In the past several years, deafness has been identified in bichons. Affected dogs generally are not completely deaf but rather are "hearing impaired", they may still have some hearing at certain levels and tones. In terms of quality of life, "hearing impaired" Havanese appear to fare better than breeds that have total deafness. It appears to be a heritable disorder but one with a complex mode of inheritance. At this time, we do not know if deafness found in Havanese "may" be colour/ pattern linked as in other breeds, but more studies will be needed to determine if this is so in dog. You cannot check hearing yourself. Most people with unilaterally affected dogs are completely unaware that there is any problem until a bilaterally deaf puppy is produced. There is a test available to check hearing. It is the BAER test. It is a very simple test and can be done at anytime after a puppy is about 6 weeks old. Unlike CERF, the BAER test does not need to be repeated yearly. It is a one time test. It is a wise precaution to test breeding stock and test the pups. It is generally felt that affected dogs should not be bred. BAER testing clinics can be difficult to locate though are generally available at veterinary colleges. A single test may be expensive but prices are usually substantially lower if done at a hearing clinic. Some veterinarians recommend sedating the dogs to preform the test. In Havanese, sedation is generally unnecessary. At this time, there appears to be a small number of unilaterally affected dogs and very few bilaterally affected dogs, however this number may rapidly rise as untested affected dogs are bred and produce bilaterally affected offspring. Testing takes approximately 10-15 minutes. Three tiny electrodes and two small earphones are all that is needed.

Short haired gene

A Havanese which inherits two copies of this recessive gene will appear as a short coated Havanese. The coat is smooth on the face and legs with longer fringes on the ears, body and tail. In appearance, it is very different from a typical long haired Havanese. This gene appears to have been a spontaneous genetic mutation several generations ago. The trait is genetic. Dogs with only one copy of the gene will be long haired though they still carry a copy of the short haired gene which can then be passed along to offspring. Coat differences within a litter can usually be discerned at about 6-8 weeks of age. Short haired Havanese have all the same personality traits and all attributes of the Havanese except the long coat. The short coat does shed. Some people have nicknamed them "Shavanese" for Short Haired Havanese.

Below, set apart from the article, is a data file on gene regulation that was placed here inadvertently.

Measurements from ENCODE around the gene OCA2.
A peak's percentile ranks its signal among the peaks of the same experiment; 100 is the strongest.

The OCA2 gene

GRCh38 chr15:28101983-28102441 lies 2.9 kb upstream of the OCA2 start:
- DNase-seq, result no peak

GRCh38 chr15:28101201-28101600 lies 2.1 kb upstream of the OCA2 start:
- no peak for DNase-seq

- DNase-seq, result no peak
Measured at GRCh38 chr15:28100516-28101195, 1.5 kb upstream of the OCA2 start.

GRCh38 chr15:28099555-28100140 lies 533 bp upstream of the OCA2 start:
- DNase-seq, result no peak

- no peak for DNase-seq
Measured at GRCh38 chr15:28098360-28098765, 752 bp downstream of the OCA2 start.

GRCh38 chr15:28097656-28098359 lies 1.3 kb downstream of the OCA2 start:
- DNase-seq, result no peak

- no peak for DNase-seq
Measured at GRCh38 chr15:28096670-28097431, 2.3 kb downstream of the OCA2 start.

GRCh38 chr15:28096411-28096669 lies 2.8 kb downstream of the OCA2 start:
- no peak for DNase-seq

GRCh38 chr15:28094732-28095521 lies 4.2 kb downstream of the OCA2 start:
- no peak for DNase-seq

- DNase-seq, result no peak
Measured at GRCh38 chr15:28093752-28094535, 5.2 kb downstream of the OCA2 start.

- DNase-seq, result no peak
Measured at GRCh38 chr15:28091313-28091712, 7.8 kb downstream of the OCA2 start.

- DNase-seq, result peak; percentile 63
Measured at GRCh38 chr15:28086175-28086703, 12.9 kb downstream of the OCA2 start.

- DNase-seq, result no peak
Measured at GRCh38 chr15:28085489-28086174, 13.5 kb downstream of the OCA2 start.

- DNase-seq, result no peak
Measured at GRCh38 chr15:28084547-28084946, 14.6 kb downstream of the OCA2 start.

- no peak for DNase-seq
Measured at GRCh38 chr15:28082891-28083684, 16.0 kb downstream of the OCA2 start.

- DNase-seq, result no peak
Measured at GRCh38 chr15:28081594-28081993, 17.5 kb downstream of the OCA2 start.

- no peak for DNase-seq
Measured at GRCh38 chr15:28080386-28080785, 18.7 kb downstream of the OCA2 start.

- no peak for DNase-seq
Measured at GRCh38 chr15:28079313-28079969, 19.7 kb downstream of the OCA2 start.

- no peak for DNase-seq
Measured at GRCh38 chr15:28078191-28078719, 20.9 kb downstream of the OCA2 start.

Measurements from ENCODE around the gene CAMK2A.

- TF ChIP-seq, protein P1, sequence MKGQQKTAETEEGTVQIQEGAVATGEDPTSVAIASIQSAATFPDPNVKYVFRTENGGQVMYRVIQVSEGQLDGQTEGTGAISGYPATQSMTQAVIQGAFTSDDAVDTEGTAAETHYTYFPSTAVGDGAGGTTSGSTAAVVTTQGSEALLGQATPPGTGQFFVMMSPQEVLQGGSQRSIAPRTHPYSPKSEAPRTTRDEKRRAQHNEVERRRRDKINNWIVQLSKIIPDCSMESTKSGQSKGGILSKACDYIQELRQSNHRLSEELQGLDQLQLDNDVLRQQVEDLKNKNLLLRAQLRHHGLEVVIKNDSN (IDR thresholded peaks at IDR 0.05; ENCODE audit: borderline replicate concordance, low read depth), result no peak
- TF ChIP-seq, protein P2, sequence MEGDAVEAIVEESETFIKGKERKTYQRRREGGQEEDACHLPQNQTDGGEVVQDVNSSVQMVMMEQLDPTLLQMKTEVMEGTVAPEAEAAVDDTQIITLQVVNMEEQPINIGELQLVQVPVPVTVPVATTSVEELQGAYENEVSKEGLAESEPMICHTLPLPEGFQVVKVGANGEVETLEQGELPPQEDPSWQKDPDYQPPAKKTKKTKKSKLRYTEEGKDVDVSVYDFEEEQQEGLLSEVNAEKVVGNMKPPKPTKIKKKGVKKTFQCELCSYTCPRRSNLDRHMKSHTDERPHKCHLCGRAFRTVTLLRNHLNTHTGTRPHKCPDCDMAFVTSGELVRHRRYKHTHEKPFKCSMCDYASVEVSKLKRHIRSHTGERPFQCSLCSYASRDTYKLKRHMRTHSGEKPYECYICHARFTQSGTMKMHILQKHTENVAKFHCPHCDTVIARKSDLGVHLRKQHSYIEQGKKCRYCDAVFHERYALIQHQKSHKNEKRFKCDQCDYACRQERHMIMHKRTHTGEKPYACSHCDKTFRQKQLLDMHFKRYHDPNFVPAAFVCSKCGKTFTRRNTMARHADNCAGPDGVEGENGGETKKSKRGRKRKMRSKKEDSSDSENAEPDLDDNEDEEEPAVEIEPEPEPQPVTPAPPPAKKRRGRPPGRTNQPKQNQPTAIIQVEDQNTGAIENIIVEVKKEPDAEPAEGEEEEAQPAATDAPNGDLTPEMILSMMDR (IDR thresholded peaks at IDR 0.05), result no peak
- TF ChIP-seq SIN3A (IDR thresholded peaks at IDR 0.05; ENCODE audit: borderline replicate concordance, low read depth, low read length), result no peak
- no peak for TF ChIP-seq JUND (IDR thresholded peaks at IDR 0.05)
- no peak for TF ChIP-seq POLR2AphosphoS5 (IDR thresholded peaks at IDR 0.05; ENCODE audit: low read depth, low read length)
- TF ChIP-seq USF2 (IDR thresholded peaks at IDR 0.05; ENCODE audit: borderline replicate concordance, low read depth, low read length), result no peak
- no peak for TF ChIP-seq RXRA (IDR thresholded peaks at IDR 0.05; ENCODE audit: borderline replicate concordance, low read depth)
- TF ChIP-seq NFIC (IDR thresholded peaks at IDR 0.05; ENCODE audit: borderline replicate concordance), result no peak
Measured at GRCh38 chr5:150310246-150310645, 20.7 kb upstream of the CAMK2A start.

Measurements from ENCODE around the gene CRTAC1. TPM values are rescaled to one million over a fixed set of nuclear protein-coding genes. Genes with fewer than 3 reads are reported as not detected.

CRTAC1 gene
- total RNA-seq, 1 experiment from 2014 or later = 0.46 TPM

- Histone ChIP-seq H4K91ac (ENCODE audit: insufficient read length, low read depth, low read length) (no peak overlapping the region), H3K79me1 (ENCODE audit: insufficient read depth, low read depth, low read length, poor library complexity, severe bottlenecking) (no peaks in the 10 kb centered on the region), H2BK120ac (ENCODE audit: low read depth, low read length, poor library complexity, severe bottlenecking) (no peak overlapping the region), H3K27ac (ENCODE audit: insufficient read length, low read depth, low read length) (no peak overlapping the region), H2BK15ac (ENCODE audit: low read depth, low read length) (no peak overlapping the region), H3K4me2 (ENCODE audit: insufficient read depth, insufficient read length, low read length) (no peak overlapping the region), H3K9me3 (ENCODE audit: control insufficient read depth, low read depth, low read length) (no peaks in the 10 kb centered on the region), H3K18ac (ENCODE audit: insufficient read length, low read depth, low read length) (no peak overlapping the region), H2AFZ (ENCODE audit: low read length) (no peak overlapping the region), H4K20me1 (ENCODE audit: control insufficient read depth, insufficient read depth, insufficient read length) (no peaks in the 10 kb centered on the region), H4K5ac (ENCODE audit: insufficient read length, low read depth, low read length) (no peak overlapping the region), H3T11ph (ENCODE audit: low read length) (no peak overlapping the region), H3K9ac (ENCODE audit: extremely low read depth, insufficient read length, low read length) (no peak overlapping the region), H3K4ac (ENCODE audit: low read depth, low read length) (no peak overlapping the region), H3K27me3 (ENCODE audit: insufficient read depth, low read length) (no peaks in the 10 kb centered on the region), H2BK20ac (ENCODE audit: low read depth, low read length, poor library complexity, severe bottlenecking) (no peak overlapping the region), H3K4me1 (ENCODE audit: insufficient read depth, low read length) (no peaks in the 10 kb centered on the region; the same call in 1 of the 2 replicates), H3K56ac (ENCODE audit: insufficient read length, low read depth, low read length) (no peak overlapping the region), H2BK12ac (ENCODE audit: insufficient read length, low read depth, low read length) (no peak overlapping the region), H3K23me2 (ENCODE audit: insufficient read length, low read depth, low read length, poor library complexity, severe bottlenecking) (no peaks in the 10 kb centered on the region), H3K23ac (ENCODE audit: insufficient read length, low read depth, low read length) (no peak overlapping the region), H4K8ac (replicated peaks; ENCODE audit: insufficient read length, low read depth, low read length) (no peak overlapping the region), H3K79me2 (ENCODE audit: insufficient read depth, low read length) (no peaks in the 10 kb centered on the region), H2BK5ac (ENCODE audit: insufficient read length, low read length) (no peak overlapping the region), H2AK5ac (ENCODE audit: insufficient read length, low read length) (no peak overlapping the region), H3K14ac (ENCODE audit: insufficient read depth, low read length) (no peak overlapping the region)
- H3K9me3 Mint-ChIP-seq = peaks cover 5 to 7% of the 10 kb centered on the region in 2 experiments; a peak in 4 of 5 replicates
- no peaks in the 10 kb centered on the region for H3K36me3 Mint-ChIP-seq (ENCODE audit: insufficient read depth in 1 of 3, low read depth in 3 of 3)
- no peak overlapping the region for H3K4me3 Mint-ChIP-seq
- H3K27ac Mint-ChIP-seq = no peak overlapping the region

Ockham syndrome
_ Eurobichons and Versailles Kennels  were the only UK Bichon sites listing this problem for over 12 years , why you may ask? Most Havanese breeders have never even heard of it , ask them!
OS is said to be a syndrome which encompasses a myriad of symptoms including cataracts, liver & heart problems, some birth defects, missing dentition, skin conditions, Legg Calve Perthes Disease, patellar luxation, chondrodysplasia, and potentially other issues as well. Not enough is known about this condition at this time to know whether it truly is a condition which links many disorders found in Havanese. Studies are ongoing.


No dog is disease free  it would be foolish to believe so, but disease within this group is increasing the more popular they become , That is down to more breeding with less care to meet a demand. Some of the rarer types like the Coton and Havanese and Bolognese are seeing an increase in prevalence to disease most are following a path seen in the more popular Frise, disease is something that needs all breeders to declare that way it can be controlled. If breeders HIDE away and keep quiet then in reality the whole group will see rapid disease increases thus making the dog unhealthy and unwanted , many will find themselves in rescue and is this what we want?
New Breeders NEED to listen to the more experienced breeders and not think they know better, being clever in one field does not make a person ANY person clever in all fields, exams now in all University subjects are modulated making those with them feel superior well to be honest even the brightest Professors will state that anyone can pass a module at University these days , we simply repeat until we get it right- so next time you think the breeder you are conversing with is a really bright bugger remember it is breeders that have caused dogs to become so ill.

EXPERIENCE is what makes the start of a good quality breeder of ANY animal then comes research, understanding, low volumes and database analyses over a sustained 10 year or more period.